According to the European standard EN343, for materials and products to be considered waterproof they need to meet specific criteria.
This criteria includes the amount of water pressure (psi) they can withstand before leaking or an “mm/24 hours” rating which equals the
amount of rainfall a fabric can withstand in a single day before water starts to leak through.
Equally important are the abrasion resistance quality of the membrane, the coating and waterproof quality of the seams and
zips – these should be laminated or welded.
The water-and wind-resistant soft shell material provides good protection from the dangerous wind chill effect, which results from air
getting through the material to the skin. Coated soft shells without membranes usually offer higher breathability but are less water-repellent.
However, when being exposed to rain for several hours, one should in any case have a waterproof rain jacket in reserve. It is recommendable to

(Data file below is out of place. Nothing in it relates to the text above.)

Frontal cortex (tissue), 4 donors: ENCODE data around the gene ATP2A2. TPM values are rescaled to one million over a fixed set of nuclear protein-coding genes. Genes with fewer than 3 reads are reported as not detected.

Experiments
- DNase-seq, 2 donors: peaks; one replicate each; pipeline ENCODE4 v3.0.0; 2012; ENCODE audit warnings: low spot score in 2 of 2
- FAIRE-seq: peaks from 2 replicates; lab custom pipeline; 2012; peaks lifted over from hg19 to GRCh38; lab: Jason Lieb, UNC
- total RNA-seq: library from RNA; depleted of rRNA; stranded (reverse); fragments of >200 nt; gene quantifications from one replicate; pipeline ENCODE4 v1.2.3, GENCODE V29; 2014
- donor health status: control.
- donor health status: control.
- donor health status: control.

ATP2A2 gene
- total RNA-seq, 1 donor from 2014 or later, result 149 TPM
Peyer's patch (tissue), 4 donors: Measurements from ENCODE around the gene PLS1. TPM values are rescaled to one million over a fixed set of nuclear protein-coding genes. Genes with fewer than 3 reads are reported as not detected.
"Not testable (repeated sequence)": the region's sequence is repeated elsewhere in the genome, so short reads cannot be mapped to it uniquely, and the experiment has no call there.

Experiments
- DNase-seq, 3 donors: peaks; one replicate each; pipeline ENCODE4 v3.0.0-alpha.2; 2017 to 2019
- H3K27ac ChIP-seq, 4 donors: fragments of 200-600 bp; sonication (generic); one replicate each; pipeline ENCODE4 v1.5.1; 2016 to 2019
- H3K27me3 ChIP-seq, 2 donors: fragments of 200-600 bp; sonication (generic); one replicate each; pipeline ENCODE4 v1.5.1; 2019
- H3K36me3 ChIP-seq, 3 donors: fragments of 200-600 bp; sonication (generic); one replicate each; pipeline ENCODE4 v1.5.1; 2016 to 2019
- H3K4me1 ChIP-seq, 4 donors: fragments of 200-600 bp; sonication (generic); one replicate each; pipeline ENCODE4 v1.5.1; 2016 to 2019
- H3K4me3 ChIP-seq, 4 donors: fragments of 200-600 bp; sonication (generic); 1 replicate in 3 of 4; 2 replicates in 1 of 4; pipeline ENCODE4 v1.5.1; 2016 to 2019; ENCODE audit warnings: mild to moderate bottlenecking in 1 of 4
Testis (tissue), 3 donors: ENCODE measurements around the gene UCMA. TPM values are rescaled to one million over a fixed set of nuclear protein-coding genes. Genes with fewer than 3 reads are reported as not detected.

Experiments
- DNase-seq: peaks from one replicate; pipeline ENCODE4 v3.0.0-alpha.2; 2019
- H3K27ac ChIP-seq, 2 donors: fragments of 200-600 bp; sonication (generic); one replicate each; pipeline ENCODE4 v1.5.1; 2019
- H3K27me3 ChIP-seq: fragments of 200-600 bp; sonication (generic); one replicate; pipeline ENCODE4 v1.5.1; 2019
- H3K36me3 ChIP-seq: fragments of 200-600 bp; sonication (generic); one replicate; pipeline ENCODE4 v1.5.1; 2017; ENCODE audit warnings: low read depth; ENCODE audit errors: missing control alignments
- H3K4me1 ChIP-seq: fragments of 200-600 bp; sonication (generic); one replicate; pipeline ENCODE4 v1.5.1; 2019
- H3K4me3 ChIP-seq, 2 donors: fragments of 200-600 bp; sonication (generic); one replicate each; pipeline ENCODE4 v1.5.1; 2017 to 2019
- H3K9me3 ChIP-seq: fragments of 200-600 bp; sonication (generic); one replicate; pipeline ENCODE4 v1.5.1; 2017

fall back on a waterproof jacket during persistent rain. The seams of wind-resistant functional textiles are not welded or laminated,
which distinguishes wind-resistant from windproof.
Breathability refers to the ability of a man-made fibre or natural fibre to release the body's own water vapor.
Breathable fabrics allow for quick drying already during use and thus prevent both heat build-up from the body under the fabric
as well as cooling due to dammed up moisture.